Handily, Craig was between flats this week, so he came back down here to hang out. We made very good use of him getting from half-raftered to fully raftered.
Sarah-May also came for a bit and helped out with roofing, though it was not her favourite thing, working at height. Especially when the building swayed a bit.
The team got all the main rafters up and got a good way towards finishing the dormer as well. Craig had the joy of climbing out onto the dormer ridge, as you can see below if you look closely.
Meanwhile, after the usual delivery fiasco* the quicklime was delivered successfully to the top of the drive.
(* I do always tell them access is awkward, and I always tell them in what way it’s awkward, and what sort of vehicle can get up here, but do they listen? No, they do not.)
After a few small batches to get the hang of it, we were cruising along. I will video the bits of the process at some point because I wish I’d been able to find a good start to finish tutorial. Nora was very helpful, having done this before, so she could tell us when it was the right sort of consistency. I’d read online several references to yogurt, but it’s always nice to have an experienced opinion to back up one’s judgement about when one’s lime putty does indeed look like yogurt.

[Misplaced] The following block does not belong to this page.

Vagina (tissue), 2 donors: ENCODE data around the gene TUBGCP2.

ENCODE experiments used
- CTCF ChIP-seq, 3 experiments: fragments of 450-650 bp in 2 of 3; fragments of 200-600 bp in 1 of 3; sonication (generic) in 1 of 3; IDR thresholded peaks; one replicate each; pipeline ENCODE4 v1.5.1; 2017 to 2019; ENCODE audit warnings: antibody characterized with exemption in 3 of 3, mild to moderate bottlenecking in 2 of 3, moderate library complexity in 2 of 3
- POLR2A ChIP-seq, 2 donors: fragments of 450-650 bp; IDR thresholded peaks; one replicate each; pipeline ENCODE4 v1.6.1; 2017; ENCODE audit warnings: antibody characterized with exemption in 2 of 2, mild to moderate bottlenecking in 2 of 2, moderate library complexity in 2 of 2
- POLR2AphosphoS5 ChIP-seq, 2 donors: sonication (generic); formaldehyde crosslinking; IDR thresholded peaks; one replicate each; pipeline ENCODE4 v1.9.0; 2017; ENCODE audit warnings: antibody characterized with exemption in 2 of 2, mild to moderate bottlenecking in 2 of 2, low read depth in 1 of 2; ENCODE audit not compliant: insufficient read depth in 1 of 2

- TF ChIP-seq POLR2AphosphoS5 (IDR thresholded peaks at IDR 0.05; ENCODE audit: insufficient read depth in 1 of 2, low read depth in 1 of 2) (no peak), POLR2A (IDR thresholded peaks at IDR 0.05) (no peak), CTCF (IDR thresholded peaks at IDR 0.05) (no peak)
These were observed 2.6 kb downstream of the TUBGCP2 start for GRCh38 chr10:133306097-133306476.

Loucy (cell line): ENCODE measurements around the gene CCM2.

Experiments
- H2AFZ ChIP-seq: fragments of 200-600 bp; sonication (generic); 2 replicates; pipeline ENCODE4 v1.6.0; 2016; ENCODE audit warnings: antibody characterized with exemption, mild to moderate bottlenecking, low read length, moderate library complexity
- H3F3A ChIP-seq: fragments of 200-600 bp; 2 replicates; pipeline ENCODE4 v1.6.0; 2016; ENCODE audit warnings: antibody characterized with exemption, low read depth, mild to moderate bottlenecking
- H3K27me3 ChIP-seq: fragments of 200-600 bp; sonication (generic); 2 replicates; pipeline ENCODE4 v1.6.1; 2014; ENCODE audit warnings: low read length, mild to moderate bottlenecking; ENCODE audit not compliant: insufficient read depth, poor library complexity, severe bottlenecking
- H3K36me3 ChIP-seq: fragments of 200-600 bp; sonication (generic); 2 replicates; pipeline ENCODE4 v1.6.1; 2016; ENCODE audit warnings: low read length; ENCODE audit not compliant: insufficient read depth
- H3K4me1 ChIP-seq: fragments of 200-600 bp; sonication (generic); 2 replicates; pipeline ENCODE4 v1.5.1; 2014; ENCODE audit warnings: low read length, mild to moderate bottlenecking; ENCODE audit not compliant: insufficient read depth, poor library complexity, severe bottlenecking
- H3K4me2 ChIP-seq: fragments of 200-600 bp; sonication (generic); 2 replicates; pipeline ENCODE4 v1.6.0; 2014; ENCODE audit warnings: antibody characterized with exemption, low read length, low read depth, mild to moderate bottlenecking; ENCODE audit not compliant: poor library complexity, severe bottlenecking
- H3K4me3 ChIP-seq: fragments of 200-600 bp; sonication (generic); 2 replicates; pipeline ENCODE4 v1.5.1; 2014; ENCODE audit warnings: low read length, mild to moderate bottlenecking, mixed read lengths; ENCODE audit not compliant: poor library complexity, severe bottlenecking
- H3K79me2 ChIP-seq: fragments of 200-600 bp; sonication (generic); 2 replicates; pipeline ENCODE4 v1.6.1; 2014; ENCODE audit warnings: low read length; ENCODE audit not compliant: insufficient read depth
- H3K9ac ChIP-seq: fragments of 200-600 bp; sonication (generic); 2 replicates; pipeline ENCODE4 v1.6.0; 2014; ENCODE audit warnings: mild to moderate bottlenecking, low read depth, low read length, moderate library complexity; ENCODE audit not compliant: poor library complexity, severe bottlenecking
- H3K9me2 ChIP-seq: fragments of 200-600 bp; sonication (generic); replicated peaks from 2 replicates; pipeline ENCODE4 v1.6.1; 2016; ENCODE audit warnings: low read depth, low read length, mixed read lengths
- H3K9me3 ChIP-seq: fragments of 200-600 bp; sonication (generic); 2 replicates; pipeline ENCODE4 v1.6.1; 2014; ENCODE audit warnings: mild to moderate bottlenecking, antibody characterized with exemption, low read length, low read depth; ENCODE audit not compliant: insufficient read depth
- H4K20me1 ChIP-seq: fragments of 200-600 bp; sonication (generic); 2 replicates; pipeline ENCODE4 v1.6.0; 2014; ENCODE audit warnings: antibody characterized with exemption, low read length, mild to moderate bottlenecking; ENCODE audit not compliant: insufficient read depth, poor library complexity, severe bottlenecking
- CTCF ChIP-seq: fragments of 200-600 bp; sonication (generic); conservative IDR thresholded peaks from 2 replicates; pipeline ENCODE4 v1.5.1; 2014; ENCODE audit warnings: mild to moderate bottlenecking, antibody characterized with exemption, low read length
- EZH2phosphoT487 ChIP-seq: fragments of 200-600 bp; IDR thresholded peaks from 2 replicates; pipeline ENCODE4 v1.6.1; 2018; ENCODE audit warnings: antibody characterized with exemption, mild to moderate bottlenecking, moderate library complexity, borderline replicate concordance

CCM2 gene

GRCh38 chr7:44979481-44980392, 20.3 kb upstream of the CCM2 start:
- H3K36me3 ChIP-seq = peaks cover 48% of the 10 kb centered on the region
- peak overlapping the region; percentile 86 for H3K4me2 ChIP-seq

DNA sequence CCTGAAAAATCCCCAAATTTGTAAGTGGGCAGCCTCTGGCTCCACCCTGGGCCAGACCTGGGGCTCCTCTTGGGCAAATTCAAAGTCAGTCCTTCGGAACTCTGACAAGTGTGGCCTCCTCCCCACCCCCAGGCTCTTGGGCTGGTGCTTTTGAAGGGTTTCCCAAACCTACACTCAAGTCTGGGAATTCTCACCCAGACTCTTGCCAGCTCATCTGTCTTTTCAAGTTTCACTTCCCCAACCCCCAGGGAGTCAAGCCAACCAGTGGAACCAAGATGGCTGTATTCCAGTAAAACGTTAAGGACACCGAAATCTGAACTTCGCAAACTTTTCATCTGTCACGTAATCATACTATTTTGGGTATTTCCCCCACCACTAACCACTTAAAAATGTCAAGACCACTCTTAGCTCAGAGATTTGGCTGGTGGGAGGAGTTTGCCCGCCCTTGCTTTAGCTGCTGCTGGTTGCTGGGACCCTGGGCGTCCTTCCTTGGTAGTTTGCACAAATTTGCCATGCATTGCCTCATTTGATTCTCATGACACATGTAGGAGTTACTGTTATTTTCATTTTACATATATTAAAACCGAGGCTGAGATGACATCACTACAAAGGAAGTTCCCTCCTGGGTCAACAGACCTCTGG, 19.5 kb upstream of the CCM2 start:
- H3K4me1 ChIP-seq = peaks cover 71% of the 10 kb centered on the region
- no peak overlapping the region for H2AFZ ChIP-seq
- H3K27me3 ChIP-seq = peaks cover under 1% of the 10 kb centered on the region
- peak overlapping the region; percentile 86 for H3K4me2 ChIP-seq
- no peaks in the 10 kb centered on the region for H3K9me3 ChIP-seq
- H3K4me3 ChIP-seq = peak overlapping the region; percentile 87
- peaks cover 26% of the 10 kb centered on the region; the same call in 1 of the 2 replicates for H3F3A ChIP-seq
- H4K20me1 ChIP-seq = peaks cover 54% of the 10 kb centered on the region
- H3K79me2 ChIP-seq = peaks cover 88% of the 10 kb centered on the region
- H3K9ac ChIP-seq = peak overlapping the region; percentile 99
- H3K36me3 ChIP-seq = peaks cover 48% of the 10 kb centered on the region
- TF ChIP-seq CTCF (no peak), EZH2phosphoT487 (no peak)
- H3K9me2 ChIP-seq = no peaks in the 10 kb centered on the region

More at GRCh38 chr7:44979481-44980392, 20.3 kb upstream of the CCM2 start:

We finished up having done 8 of the big buckets (about 50 litre capacity) and 6 of them between 2pm and 4:15 or so, so I reckon we can do 15 in a day. If we ever get a dry day again. At that rate, we’ll need 5 decent rain-free days to get it done, and they’re few and far between here in Todmorden. But at least the first batch is slaking away in its buckets and will be ready to mix into render around the middle of May.
And finally, sunset as seen from the top floor of my house through the rafters.